There’s no doubt the summer of 2011 shook the NBA landscape to its core. That’s when three of the game’s biggest superstars — the Cleveland Cavaliers’ LeBron James, the Miami Heat’s Dwyane Wade and the Toronto Raptors’ Chris Bosh — decided to join forces down in South Beach.
The super-team led by its big three went on to reach four consecutive NBA Finals, winning two, before splitting up. That Heat team’s first championship came against an Oklahoma City Thunder team led by a big three of their own. But, the Thunder’s big three of Kevin Durant, Russell Westbrook and James Harden was a homegrown one — all three acquired through the draft.
It had to be discouraging for general managers league-wide to see a team built the quote-unquote “right way” lose to one built through an offseason coup. It certainly seems ever since that fateful 2012 NBA Finals the Houston Rockets and their GM Daryl Morey have been on a long, winding quest to be that next team to accumulate three established superstars.
Late in the 2012 offseason, the Rockets traded for Harden, and Morey — as he has consistently been able to do — surrounded “The Beard” with an effective bunch of role players. But, as good as Harden would turn out to be as the go-to guy, that was simply not enough to win in the NBA’s “The Decision” era.
In the 2013 offseason, the Rockets acquired a declining but still effective and coveted star to pair with Harden in Dwight Howard. The Rockets were among the top teams during the three seasons Harden and Howard teamed up, but still couldn’t reach that mountaintop.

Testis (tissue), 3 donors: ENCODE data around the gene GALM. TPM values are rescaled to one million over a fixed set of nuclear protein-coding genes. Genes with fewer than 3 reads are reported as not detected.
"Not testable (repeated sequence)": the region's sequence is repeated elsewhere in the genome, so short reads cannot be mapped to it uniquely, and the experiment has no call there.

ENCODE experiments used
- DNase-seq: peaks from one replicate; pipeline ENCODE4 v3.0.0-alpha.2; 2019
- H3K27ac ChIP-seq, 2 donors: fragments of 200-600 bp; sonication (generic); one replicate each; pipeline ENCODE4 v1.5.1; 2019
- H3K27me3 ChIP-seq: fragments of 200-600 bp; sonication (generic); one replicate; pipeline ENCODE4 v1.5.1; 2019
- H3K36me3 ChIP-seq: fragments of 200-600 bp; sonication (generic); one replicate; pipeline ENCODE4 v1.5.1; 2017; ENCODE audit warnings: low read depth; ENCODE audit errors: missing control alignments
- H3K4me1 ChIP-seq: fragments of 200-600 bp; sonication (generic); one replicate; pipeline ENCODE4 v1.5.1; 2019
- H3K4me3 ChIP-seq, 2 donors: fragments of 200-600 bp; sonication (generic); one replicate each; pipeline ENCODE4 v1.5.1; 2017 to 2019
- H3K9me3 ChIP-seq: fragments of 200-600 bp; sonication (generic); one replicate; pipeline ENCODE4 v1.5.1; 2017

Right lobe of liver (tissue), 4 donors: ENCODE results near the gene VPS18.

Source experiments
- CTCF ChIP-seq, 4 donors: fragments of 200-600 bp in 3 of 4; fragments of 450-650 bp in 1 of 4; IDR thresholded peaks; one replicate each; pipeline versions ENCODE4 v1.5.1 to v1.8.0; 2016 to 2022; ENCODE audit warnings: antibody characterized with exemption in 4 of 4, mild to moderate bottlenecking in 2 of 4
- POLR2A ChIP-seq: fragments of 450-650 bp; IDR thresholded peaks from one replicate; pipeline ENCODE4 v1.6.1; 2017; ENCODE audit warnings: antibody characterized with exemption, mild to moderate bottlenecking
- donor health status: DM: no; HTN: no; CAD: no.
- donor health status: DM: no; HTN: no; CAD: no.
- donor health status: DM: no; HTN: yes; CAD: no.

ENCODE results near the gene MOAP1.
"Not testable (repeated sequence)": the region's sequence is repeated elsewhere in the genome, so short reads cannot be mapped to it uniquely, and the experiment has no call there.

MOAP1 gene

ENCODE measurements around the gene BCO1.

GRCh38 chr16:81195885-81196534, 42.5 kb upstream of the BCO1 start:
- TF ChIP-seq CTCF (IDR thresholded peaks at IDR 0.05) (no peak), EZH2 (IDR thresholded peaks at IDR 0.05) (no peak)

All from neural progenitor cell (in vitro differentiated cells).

At this time, all things being cyclical, a team with a homegrown big three, the Golden State Warriors, were beginning to take the NBA by storm. Of course, the Warriors would go on to even out-do the previous Heat dynasty, reaching five straight NBA Finals and winning three titles.
And, in the same 2016 offseason that saw Howard and the Rockets part ways, the homegrown Warriors team lured that free agency period’s biggest prize, Durant, away from the Thunder. In the 2017 offseason, the Rockets attempted to up the ante.
Hindsight being 20/20, perhaps the Rockets should have focused more on the draft and developing homegrown talent of their own. When they weren’t trading away their draft picks, a whole separate column could be written on the players the Rockets had a chance to draft, but didn’t.
The Rockets instead targeted a pair of declining but still effective and coveted (sounds familiar) stars in Carmelo Anthony and Chris Paul. Initially the favorites to land Anthony in a trade with the New York Knicks, the Rockets lost out to the Thunder. The Rockets did complete a trade for Paul, but at the cost of many of the team’s best players and a giving mega-contract to Paul.
The initial returns on that investment looked promising, as the Rockets had the NBA’s best regular season record in 2017-18, but ultimately, they still couldn’t get past the Warriors. The Warriors, of course, ousted the Rockets from the playoffs again this year.
Amid conflicting reports concerning a deteriorating relationship between Harden and Paul and Paul’s albatross of a contract, the Rockets’ long search for a third superstar continues this offseason.
The quest is reaching almost “Moby Dick” levels of obsession and desperation. Hopefully, it has a better result than Captain Ahab’s pursuit of the white whale.